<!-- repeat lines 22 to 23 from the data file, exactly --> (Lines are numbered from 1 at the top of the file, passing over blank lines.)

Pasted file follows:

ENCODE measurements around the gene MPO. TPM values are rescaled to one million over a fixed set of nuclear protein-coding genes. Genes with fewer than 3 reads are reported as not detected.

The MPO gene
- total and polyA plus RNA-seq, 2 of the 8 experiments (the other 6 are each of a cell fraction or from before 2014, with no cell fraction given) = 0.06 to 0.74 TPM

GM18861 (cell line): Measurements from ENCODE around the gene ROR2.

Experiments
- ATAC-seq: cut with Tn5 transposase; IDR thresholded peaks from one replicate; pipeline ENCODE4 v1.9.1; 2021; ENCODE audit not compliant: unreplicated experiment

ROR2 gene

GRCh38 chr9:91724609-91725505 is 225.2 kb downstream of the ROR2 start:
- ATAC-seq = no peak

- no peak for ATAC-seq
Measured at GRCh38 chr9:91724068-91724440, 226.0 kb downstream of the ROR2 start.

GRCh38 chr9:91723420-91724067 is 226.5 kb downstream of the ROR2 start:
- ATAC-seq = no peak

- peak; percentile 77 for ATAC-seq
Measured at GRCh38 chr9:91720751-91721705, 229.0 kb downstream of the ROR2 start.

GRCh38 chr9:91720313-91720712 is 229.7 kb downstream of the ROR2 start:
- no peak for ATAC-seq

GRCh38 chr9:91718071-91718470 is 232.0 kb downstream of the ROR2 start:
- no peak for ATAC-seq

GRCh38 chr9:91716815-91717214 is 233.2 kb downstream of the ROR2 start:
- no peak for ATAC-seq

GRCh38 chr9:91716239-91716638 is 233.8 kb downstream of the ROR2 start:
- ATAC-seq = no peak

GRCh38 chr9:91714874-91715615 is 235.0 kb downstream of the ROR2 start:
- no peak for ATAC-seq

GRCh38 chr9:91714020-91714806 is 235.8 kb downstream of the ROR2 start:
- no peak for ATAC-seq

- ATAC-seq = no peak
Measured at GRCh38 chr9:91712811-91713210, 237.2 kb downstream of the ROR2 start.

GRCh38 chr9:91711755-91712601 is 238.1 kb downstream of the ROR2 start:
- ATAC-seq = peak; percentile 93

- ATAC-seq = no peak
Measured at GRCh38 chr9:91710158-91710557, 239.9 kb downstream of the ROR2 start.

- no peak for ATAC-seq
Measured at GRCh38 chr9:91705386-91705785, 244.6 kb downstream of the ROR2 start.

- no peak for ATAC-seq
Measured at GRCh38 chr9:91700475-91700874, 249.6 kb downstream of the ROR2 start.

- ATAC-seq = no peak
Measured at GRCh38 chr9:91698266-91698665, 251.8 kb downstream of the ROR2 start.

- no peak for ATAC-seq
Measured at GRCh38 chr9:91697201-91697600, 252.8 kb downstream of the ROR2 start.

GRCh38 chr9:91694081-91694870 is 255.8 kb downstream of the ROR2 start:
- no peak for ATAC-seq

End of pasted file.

GRCh38 chr9:91716239-91716638 is 233.8 kb downstream of the ROR2 start:
- ATAC-seq = no peak